However there is no reason drawn from canon to assume Blake is anything other what we see over two series and what we see is quite compatable with Blake's history as it is described. Foster seems to be talking about civil actions, and his suprise at Blake could be as much about his uncertainty regarding his past and the reality of the Federation as anything else. In terms of the justification for Blake's action - it probably depends on who is doing the looking. I suspect that a fair number of people on Earth were untouched/unaware of the true nature of the Federation prior to the war but that away from Earth its oppression would be very well understood.
 
sooper mouse
Blake does have his good sides, but in truth, he is dishonest and manipulative.
He had good intentions or what he thought were good intentions, but he has little concern for the lives of the distant masses, and the lives of his crew don't matter that much either.
The Blake/Avon contrast reminds me of the Lenin/Stalin one.
Lenin is Blake. An idealist who professes the best possible intentions but is not afraid to sacrifice lives for his ideal. The whole crew could've died in PP- and Blake considered that his goal was worth their lives.
Blake is also pretty ungrateful- especially to Avon. Let's be very clear about this- his last words to Avon in Star One are a lie and a manipulation. He didn't trust Avon for a long time. It is likely that he never did although Avon saved his life a lot of times, and the moment in Trial when he threatens Avon's life a few minutes after Avon saves him is very telling- He is ungrateful. He feels entitled to be saved by Avon and is upset that Avon calls him on his flaws. How many times does he even bother to thank Avon or anyone else?

Blake believes he can do no wrong. That is what makes him dangerous, and not a very good person, but in that regard he isn't worse than most leaders. Power always corrupts. If the revolution won, Blake would have ended up a tyrant.
Maybe this is what makes him appealing- he is a fallible human being not a 2 dimensional hero.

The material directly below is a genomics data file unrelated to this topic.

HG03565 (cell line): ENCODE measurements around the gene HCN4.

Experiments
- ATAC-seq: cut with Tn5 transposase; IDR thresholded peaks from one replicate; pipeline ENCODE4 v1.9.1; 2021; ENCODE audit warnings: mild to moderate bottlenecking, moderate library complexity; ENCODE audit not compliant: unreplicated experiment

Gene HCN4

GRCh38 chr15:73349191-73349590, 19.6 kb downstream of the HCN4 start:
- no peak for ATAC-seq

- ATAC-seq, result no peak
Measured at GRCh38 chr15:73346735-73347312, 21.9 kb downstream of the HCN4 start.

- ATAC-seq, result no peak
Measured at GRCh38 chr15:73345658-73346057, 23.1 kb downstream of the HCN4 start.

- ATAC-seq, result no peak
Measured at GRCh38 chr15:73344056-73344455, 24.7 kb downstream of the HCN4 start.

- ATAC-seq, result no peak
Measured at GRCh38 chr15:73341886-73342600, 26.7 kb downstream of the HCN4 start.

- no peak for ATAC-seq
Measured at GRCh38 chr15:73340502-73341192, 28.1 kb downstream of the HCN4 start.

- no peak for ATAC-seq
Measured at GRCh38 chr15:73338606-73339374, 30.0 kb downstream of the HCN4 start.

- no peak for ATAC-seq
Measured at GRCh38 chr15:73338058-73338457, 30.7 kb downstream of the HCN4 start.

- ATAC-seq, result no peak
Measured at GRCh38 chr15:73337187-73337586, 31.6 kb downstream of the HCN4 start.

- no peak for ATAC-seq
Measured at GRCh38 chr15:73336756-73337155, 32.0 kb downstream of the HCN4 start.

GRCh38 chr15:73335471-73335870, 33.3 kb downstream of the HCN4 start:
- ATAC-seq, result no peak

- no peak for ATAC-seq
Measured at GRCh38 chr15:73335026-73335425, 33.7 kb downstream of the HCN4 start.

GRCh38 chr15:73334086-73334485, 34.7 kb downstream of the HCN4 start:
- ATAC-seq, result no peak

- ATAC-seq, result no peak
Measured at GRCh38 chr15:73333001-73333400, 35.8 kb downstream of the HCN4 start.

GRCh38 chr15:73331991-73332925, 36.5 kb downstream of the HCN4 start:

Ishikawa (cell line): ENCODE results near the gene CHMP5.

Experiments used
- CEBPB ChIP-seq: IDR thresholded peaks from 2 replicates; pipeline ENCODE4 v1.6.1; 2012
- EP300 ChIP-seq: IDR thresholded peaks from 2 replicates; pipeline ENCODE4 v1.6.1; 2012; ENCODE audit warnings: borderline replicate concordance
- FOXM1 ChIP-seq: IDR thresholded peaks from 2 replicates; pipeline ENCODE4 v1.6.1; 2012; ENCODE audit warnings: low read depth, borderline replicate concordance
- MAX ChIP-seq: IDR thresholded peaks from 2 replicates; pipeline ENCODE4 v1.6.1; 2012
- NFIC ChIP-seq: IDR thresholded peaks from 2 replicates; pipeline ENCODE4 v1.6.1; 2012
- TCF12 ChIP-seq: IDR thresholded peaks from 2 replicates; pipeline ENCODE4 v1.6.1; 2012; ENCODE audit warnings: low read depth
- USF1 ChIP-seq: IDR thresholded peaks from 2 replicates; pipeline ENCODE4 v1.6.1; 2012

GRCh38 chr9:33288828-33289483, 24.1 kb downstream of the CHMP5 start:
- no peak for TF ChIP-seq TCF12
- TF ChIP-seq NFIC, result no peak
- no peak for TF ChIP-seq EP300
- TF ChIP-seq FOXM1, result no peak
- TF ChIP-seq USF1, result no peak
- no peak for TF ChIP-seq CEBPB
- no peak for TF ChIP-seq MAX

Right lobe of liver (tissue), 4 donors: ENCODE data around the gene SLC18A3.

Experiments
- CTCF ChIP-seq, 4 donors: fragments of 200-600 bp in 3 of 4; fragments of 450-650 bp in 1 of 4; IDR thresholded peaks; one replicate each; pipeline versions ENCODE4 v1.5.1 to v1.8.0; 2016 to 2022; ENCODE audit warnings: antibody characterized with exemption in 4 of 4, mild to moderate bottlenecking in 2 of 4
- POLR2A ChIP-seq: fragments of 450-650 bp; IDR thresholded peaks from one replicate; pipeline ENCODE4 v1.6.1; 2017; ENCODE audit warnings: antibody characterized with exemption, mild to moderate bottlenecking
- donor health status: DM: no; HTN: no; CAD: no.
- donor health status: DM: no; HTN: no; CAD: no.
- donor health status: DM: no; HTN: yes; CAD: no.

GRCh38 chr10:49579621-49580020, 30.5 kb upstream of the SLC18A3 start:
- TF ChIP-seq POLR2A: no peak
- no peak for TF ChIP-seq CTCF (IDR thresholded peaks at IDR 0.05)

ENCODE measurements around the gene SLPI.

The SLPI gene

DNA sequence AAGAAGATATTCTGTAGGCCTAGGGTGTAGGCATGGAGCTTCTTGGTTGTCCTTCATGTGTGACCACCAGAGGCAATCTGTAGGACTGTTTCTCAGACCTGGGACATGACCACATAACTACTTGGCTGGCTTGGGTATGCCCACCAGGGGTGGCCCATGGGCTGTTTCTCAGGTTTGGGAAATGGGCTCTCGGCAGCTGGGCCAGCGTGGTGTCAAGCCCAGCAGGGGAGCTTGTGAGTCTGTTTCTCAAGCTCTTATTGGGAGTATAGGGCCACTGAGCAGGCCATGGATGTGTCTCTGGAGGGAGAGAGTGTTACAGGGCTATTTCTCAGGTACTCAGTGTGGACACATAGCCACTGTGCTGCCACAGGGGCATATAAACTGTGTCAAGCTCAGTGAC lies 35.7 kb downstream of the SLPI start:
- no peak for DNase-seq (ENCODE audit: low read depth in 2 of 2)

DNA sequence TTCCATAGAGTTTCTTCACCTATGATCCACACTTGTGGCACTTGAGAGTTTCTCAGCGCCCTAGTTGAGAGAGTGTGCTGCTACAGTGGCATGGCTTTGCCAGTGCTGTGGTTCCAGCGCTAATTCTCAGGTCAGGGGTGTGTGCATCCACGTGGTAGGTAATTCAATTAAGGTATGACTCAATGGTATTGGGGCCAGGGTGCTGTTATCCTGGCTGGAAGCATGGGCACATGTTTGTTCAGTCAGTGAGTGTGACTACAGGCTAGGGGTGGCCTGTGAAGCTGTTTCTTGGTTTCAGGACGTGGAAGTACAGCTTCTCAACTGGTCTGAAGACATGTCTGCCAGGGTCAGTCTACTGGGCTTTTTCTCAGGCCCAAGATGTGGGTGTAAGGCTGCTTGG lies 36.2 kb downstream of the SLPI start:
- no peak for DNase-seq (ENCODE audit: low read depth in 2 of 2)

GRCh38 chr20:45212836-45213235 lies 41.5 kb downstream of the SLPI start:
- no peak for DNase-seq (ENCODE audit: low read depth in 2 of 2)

By contrast, Avon is Stalin. Stalin was a thug, but he never claimed to be a saint. He was also the guy who never ran away (Lenin ran to the west and abandoned his followers to the czar's mercy. Stalin stayed back and never stopped fighting). He's also the one who took the mess that was post WW1 Russia and turned it into a world power ( at a huge cost, but that's not the discussion here).

But this is not the place for communist history, and the view presented about the two in the West is vastly different from what the Russians experienced on the ground.

Avon is greedy and ruthless- but he never claims to be anything else. He is also someone who will put aside his own interests to save others.
That's something Blake doesn't do. As it turns out, Avon is a more honest person than Blake.
He's also a lot more caring. In S1 and 2, everyone goes where Blake wants, including following his personal quests ( Hostage). Blake lies, manipulates them and is also deeply unconcerned about their needs. The crew needs some rest? No, let's go to Horizon because Blake is curious.
Quite frankly, Blake is ruthless, uncaring and self centered. He does have enough of a moral core to go find a doctor for Gan and go back for Cally, but bringing Cally on board actually endangered the crew a lot, and he never even bothered to consult Avon and Jenna, who have the same seniority on the Liberator as he does, as to whether they should take this unknown person aboard.
Case can be made that he sure seems to care more about the crewmembers who back him unconditionally- Cally and Gan - than he cares about those who are more difficult- Avon and Vila. It's mean to take VIla to places he actually dreams of as paradise and then not let him down.


By contrast, Avon looks after the needs of his crew. He goes to Auron for Cally's sake, agrees to going to the Teal/Vandor event to give the crew an opportunity to rest, and most of his actions have as main motivation making his crew safer even when he doesn't like either of them that much.
When Avon has a personal goal, he asks them to help. Cally, who is, like Blake, a fanatic with a moral code that not only hurts/endangers the rest of the crew but also too high even for herself to live up to, has reservations about helping in Rumors so Avon gives her the choice to not be involved- although he had no hesitation about going to Auron in the previous episode. Cally is a pretty bad friend.

When Avon wants to go after Blake in Terminal, he goes to painstaking ends to ensure he won't endanger the others for his personal quest's sake. Might be that after Rumors he no longer feels that he can ask his crew for a personal favor again.

He didn't know the fluid cloud would hurt the Liberator, so he can't entirely be blamed for that. He was reckless there but felt he didn't have a choice- yet otherwise he goes as far as endangering himself and reducing his own chances of success just to make sure the crew won't get hurt because of his decision. Again, not something Blake would do. If Avon would've been as selfish as Blake and asked the crew to help him in Terminal, things would've gone differently.

It is a sad testimony of the shallowness of human nature that Blake, who never lived up to his own saintly image, was regarded as being superior to Avon, whose deeds show him to be a better person and more altruistic and caring than Blake ever was as far as we see in the series.

Is Avon broken in S3 and 4? Yes he is. Blake broke him with his final lie in Star One.